Healthcare Technology Featured Article

January 27, 2015

Passive Optical LAN Delivers Military-grade Security to the Healthcare Industry



In today’s health IT environment, many healthcare facilities are under pressure to improve security in order to provide greater protection for electronic protected health information (ePHI) and improve their compliance with the Health Insurance Portability and Accountability Act (HIPAA). One area that can help them achieve these goals is their local area network (LAN). This approach has a proven track record of improving security for military agencies.

Healthcare facilities and military agencies alike have historically relied on copper-based LANs. However, copper is prone to electromagnetic interference and is easy to tap, making it insecure for organizations where data security is top priority. For this reason, many military agencies such as U.S. Army, U.S. Department of Homeland Security, U.S. Air Force, U.S. Army Reserves and the U.S. Marines have turned to fiber-based optical LAN as a means to improve the defensibility of the LAN and to meet the demands of a modern high-performance LAN in a more secure manner. Now, healthcare facilities are moving forward with the same evolutionary architecture that uses fiber optic cabling and passive optical LAN.  This is a result of three key factors:

  • Better security of optical cabling compared to copper cabling
  • Elimination of vulnerable access points
  • Secure processes and polices

Optical cabling is inherently more secure than copper cabling.  Prioritizing fiber cabling in a healthcare facility’s LAN infrastructure can make significant contributions to overall security. With fiber, there is no crosstalk. Fiber is not susceptible nor does it introduce electromagnetic interference (EMI), radio frequency interference (RFI), or electromagnetic pulse (EMP). The opposite is true of copper cabling that allows radiate emissions that can be eavesdropped without physical access. No one can “listen to” fiber from any distance and one would need to physically access fiber to gain entry to fiber-based communications. Physically tapping fiber is tremendously difficult taking into consideration the expertise and equipment that could be attempted.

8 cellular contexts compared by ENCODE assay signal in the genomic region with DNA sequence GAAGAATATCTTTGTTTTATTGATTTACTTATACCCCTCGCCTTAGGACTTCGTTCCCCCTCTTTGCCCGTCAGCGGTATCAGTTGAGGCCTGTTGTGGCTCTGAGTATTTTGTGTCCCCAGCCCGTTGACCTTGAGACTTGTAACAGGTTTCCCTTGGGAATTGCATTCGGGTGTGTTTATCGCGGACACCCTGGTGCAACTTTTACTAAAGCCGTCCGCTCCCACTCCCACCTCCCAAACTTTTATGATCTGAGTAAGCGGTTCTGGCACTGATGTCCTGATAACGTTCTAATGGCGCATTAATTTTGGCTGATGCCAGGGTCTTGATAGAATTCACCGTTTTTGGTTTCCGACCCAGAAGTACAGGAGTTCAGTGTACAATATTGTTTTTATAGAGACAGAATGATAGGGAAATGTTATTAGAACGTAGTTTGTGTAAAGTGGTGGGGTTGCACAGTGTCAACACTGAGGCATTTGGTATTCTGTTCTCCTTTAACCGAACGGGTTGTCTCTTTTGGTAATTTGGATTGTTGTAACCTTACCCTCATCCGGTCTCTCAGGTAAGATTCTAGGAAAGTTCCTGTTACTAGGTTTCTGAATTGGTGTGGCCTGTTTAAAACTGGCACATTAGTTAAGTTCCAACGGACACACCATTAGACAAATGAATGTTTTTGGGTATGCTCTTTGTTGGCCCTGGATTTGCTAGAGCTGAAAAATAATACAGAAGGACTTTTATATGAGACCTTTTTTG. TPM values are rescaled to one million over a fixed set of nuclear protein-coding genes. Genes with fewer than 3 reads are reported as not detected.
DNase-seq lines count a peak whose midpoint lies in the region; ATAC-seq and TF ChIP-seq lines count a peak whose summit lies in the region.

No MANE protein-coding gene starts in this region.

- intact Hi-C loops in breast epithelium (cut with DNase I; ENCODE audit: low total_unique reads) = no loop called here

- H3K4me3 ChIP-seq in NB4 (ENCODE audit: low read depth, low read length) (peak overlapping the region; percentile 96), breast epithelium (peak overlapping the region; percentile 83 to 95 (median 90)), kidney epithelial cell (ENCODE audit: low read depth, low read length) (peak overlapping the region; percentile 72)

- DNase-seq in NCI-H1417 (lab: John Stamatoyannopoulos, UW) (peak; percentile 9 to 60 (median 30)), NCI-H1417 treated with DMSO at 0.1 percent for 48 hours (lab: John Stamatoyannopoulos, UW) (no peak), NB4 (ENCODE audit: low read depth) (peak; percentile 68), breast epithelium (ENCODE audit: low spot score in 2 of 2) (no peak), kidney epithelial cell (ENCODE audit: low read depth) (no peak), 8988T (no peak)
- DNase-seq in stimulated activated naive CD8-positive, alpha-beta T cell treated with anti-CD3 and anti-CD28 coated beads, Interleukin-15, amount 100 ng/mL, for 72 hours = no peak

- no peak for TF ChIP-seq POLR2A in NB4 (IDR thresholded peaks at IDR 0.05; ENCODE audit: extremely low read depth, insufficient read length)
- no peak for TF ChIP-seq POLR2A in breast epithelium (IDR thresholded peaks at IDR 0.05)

Elimination of mid-span electronics reduces network complexity and removes vulnerable access points. Passive optical LAN architectures provide tremendous improvements in the design of healthcare LANs. A passive optical LAN can span for 12.5 miles (copper LANs only span for 300 feet), thus eliminating mid-span switching electronics located in telecom rooms. This means that healthcare facilities can reduce or even eliminate telecom rooms with their associated complexity and vulnerable access points that normally are need to be positioned every 300 feet. As for passive optical LAN, the deep network devices (optical network terminals or ONTs) store neither configuration information nor user information nor do they have physical management access, thus making them very secure.

Centralized intelligences and management secure processes and polices. Instead of managing legacy architectures locally, at the switch and at the telecom room, a more secure method for healthcare IT pros is to use a centralized element management interface for the passive optical LAN. Role-based access for users is established through strict authentication and authorization that establish privileges for the IT pros accessing the network. Consistent security policies and procedures are managed from this secure centralized location as well. Centralized intelligences and management reduces human errors which results in better security when performing everyday network configuration changes.

Summary

While the military has been leveraging passive optical LAN technology for better security for years, now is the time for healthcare facilities to do the same. In the age when patient data and network security are a key concern, healthcare facilities must evaluate their network infrastructure. By replacing their copper infrastructures with fiber, they gain an infrastructure that provides unmatched security and enables them to handle ePHI and meet or even exceed HIPAA criteria. 




Edited by Stefania Viscusi
By TMCnet Special Guest
Dave Cunningham, President, The Association for Passive Optical LAN (APOLAN) ,




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